Taiwan has been inhabited for thousands of years, but the first known settlers probably came from South East Asia rather than China.
The island first appears in Chinese records in AD239, when China sent an expeditionary force to explore - a fact Beijing uses to back its territorial claim.
But thereafter, consecutive Chinese rulers paid little attention to Taiwan, sometimes outlawing emigration there, and sometimes describing it as a base for pirates.
After a brief spell as a Dutch colony (1642-1661) and then under the control of pirate's son Cheng Ch'eng-kung, Taiwan was unquestionably administered by China's Qing dynasty from 1683 to 1895. But the quality of government was poor, there were frequent uprisings, and officials did little to improve the growing population's daily lives.
Starting at the beginning of the 17th century, significant numbers of migrants started arriving from China, often fleeing turmoil or hardship. Most were Hoklo Chinese from Fujian (Fukien) province or were Hakka Chinese, largely from Guangdong. The descendants of these two migrations now make up by far the largest population group.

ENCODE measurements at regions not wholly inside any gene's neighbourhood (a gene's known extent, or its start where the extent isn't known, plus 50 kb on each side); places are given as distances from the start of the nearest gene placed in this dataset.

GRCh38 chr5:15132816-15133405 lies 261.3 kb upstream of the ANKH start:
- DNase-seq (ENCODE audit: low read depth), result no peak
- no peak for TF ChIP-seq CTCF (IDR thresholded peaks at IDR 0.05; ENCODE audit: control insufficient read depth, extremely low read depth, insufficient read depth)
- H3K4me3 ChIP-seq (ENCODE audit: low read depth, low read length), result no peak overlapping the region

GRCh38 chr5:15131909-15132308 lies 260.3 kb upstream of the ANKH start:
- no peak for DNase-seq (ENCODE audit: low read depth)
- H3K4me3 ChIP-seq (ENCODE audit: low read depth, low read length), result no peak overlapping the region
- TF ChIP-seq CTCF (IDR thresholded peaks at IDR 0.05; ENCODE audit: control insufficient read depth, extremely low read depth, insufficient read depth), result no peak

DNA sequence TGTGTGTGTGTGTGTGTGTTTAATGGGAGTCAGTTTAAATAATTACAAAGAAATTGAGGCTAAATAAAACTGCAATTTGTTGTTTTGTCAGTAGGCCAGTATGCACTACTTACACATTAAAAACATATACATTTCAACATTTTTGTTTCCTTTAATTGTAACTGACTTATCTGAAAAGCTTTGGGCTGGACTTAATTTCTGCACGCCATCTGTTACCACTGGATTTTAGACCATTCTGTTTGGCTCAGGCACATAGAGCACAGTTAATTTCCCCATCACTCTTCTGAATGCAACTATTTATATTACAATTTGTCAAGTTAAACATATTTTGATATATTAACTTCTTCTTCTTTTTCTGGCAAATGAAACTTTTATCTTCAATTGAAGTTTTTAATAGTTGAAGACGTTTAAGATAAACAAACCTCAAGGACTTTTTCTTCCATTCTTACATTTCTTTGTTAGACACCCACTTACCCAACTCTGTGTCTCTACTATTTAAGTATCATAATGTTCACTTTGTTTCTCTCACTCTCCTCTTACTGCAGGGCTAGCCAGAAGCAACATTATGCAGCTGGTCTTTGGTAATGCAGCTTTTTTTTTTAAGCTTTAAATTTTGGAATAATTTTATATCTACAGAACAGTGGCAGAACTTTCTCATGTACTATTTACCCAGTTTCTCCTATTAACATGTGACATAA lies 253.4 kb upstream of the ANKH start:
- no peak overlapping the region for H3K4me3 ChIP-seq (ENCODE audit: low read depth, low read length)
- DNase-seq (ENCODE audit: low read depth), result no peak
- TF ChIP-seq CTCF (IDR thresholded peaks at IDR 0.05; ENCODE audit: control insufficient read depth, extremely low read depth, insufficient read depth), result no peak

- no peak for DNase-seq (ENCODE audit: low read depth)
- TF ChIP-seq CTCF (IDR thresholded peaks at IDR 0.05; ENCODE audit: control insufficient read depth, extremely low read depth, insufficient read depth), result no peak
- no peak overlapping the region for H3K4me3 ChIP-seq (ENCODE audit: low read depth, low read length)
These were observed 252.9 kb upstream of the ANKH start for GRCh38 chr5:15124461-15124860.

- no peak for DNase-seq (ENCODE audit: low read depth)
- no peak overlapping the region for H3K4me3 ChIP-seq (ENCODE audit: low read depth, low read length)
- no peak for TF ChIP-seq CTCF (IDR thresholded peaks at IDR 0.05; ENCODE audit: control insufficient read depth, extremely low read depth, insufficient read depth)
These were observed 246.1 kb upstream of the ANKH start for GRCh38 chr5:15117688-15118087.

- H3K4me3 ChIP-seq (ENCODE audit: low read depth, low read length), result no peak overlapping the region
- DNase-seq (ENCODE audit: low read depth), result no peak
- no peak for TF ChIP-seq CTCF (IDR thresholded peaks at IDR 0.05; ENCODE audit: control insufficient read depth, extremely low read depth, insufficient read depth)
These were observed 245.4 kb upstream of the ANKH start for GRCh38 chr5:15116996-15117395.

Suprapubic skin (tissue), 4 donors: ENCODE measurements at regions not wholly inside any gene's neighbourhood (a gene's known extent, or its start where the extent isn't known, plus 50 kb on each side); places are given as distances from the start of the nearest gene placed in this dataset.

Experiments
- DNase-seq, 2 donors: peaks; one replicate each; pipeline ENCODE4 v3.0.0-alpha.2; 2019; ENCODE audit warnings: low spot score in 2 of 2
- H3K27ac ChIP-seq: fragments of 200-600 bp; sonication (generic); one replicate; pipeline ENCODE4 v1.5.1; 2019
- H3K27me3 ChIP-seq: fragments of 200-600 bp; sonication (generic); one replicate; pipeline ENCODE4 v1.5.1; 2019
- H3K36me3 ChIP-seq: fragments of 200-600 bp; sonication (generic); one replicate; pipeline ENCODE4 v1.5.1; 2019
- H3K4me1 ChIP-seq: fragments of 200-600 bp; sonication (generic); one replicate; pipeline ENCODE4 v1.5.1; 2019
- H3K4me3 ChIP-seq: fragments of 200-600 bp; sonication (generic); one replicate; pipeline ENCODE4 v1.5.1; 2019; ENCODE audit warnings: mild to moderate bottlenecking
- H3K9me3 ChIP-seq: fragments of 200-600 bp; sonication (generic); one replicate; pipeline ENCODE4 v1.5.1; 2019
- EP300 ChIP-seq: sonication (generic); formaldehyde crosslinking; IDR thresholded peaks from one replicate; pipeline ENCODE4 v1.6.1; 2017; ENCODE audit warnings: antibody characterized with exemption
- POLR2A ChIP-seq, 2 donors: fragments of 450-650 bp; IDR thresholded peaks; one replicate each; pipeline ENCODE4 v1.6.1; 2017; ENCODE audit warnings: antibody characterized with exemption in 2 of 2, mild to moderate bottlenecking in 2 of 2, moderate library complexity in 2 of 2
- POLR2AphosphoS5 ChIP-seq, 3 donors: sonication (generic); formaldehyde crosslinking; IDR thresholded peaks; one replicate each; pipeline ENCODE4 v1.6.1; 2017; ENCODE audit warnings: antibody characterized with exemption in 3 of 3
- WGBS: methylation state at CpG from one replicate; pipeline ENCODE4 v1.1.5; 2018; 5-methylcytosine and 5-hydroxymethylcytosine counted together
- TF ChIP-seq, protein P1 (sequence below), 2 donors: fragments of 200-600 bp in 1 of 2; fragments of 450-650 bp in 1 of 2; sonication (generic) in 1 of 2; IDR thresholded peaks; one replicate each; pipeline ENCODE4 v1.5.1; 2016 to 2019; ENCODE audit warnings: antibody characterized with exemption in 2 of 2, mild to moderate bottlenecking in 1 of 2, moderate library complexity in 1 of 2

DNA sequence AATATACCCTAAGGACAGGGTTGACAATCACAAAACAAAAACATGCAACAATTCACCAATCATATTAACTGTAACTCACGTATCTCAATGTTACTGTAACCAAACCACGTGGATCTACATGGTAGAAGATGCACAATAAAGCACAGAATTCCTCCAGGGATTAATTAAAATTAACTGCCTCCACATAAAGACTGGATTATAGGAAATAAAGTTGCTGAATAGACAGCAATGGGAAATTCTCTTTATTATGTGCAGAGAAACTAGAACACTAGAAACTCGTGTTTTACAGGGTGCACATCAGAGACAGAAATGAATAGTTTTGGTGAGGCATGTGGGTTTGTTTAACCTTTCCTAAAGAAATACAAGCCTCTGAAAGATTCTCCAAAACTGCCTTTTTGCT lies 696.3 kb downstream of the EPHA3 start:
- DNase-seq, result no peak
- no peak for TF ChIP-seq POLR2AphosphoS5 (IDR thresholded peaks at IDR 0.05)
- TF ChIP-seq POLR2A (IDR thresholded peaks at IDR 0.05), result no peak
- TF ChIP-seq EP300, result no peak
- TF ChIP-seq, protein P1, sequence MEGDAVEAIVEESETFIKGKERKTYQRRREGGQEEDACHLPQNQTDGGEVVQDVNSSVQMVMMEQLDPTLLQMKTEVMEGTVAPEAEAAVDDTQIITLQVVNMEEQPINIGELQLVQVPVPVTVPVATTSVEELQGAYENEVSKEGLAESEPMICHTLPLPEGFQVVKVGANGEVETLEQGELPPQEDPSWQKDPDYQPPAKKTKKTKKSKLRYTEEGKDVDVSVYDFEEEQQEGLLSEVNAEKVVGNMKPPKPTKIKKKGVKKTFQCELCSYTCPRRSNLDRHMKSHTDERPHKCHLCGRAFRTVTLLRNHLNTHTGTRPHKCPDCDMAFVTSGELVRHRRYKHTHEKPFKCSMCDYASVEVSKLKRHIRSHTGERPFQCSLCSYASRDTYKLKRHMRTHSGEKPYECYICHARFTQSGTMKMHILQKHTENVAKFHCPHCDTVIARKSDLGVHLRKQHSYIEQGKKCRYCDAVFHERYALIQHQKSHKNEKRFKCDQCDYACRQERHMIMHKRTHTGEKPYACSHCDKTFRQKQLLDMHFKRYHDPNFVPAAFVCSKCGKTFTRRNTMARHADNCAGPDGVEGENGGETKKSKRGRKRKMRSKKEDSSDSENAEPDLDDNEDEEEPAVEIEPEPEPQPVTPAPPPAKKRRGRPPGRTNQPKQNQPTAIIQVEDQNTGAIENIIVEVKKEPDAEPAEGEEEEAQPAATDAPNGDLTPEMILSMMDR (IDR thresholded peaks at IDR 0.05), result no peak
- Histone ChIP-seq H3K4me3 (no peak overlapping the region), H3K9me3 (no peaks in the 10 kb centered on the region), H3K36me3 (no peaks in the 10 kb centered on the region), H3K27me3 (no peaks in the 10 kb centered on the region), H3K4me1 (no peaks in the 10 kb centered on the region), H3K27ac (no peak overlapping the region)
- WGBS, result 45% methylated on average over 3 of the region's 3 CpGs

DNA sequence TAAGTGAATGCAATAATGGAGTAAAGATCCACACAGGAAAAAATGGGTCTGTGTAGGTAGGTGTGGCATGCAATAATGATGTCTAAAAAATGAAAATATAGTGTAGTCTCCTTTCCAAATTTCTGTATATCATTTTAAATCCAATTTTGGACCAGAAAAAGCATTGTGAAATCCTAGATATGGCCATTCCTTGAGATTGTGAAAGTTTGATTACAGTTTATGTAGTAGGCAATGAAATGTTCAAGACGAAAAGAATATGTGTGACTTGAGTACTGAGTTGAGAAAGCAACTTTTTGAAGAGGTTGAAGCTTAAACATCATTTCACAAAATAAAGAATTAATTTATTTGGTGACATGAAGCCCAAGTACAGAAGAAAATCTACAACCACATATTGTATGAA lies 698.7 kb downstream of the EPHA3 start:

In 1895, following war between Japan and China, Taiwan was given to Japan in perpetuity as reward for its victory. Tokyo quickly developed its new colony's economy, lifting agricultural output and laying the foundations of Taiwan's later, rapid growth.
But Japan's defeat in World War II brought further upheaval.
The US and Britain had agreed that Taiwan should be handed over to their ally, Chiang Kai-shek's Republic of China government, which was then in control of most of China. But in the next few years, Chiang's troops were beaten back by the Communist armies under Mao Zedong.
Chiang and the remnants of his Kuomintang (KMT) government fled to Taiwan in 1949. This group, referred to as Mainland Chinese and then making up 1.5m people, dominated Taiwan's politics for many years, even though they only account for 14% of the population.
Having inherited an effective dictatorship, Chiang's son, Chiang Ching-kuo, began a process of democratisation, which eventually led to the 2000 election of the island's first non-KMT president, Chen Shui-bian.